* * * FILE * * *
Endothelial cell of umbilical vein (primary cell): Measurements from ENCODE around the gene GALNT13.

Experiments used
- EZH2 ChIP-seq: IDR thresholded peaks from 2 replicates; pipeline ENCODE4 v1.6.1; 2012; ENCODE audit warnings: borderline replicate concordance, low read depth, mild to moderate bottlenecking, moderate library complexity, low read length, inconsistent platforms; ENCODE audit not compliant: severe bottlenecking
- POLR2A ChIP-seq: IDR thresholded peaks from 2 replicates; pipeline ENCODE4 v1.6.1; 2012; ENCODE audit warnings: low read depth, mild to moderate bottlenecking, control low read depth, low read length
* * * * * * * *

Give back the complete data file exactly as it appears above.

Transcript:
Endothelial cell of umbilical vein (primary cell): Measurements from ENCODE around the gene GALNT13.

Experiments used
- EZH2 ChIP-seq: IDR thresholded peaks from 2 replicates; pipeline ENCODE4 v1.6.1; 2012; ENCODE audit warnings: borderline replicate concordance, low read depth, mild to moderate bottlenecking, moderate library complexity, low read length, inconsistent platforms; ENCODE audit not compliant: severe bottlenecking
- POLR2A ChIP-seq: IDR thresholded peaks from 2 replicates; pipeline ENCODE4 v1.6.1; 2012; ENCODE audit warnings: low read depth, mild to moderate bottlenecking, control low read depth, low read length